Happy Wednesday! This week, we’re taking a closer look at climate scientist Michael Mann.
Dr. Mann is a climatologist and the head of Penn State’s Earth System Science Center. His work on the IPCC’s “Third Scientific Assessment Report” on climate change was cited as an important contribution to the IPCC and Al Gore winning the 2007 Nobel Peace Prize.
This would be enough acclaim to thrust Dr. Mann into the limelight … but along with the notoriety came the attacks on his work – not by fellow scientists, but by ‘climate change deniers’ who sought to undermine his credibility.
The historical account of climate change over the millennia that Dr. Mann’s research uncovered, when applied to a linear graph, produces what has come to be called “The Hockey Stick”. It show a fairly constant average temperature for thousands of years, which changes to a dramatic upward spike near the end of the 19th Century, which coincides with the birth of the Industrial Revolution when the amount of carbon generated by coal and oil combustion also spiked dramatically upwards.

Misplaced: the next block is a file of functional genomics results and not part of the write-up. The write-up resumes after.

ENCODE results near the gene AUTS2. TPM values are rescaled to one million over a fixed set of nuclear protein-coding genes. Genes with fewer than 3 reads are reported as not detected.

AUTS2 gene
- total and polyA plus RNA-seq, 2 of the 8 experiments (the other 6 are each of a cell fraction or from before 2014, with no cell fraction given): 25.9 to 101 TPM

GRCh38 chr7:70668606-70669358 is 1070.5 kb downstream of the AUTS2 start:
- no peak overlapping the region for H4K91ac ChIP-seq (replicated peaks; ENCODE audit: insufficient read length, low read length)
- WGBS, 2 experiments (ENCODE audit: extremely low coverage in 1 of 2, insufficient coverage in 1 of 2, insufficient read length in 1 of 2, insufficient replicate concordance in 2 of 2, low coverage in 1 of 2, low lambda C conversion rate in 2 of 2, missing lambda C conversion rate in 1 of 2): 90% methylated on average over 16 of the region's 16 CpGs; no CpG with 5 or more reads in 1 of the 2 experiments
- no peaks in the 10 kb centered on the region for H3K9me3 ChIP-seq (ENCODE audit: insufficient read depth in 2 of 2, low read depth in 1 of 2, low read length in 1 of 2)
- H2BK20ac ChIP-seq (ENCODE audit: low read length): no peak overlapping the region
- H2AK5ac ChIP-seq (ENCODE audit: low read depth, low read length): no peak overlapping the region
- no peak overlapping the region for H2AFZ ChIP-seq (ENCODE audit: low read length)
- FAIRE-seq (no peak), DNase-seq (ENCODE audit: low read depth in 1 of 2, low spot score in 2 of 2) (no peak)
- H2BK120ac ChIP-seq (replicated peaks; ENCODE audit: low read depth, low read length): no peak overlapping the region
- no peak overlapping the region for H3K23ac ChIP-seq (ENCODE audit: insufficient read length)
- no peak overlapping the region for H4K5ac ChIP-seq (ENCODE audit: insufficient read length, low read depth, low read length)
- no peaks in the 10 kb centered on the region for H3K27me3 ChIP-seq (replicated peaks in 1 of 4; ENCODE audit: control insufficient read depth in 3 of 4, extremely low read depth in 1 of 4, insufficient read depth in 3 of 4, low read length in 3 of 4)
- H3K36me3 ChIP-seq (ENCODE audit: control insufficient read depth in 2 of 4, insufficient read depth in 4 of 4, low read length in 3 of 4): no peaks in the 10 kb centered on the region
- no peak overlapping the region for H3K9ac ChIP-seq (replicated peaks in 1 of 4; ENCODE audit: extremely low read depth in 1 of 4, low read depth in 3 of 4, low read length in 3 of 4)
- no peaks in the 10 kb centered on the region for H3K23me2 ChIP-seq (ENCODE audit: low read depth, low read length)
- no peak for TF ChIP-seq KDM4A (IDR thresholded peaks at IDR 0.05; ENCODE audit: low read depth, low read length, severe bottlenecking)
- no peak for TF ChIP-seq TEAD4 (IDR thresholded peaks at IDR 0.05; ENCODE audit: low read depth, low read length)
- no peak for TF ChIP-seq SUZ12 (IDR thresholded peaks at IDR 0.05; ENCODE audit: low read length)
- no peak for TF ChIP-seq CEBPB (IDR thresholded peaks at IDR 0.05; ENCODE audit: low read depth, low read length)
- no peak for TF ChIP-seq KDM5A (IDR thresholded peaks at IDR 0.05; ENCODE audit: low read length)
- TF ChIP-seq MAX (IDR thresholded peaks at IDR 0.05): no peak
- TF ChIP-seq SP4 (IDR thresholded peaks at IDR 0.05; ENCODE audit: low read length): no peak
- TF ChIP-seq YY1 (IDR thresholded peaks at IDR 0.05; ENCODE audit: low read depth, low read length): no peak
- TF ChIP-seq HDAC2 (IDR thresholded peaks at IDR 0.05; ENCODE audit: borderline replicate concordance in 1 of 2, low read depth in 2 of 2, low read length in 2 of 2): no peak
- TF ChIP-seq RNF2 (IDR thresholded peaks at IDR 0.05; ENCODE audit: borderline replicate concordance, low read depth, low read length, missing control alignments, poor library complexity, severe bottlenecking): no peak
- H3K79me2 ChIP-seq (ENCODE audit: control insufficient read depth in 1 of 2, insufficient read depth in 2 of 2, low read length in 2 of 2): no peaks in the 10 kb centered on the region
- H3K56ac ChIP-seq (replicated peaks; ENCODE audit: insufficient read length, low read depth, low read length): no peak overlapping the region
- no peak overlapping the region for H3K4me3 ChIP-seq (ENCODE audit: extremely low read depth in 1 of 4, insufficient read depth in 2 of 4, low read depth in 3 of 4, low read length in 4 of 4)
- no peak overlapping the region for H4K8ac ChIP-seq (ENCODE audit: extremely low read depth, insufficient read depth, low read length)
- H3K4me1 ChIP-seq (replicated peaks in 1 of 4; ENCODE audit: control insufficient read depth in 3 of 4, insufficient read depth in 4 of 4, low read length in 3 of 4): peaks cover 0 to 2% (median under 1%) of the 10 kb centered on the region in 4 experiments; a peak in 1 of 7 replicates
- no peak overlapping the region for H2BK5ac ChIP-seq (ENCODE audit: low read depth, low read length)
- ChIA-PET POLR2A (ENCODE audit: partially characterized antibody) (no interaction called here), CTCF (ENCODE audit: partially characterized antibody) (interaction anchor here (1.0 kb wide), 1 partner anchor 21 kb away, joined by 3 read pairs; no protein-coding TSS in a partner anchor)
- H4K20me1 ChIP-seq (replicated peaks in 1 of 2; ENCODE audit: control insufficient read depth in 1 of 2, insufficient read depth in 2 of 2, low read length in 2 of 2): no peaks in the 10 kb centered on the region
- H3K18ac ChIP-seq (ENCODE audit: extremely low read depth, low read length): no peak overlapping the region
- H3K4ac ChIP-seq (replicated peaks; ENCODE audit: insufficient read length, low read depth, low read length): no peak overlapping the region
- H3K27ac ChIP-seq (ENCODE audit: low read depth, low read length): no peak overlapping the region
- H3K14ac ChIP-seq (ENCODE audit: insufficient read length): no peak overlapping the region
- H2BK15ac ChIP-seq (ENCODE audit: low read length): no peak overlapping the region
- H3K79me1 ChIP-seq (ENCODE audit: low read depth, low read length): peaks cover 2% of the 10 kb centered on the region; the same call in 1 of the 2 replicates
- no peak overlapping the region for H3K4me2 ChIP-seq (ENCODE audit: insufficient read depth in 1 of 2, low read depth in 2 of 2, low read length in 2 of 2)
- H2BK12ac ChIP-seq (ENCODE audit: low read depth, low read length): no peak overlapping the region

Scientists from across the scientific disciplines, looking at a wide range of date (everything from tree rings and ice core samples to historical records of English garden diaries!) found the same dramatic uptick in the late 19th Century.
His work has been attacked by opponents in the media and in the courts … and these attacks have all been unsuccessful in challenging any of his findings.
Many people, having weathered these challenges to their integrity, might choose to declare victory and retire from the field of battle. Dr. Mann chose to “speak out about the very real implications of our research” and has written and lectured around the world on both the nature of his research and the political opposition it (and he) have faced. He’s an active online presence in social media and has conducted “Ask Me Anything” sessions on Reddit.
Let us know if you’d like to bring Michael Mann to speak to your organization, campus, or conference!
—And that is the story for this week! Be sure to follow us on Facebook and Twitter to keep up with the latest from all of our speakers, scientists and change makers!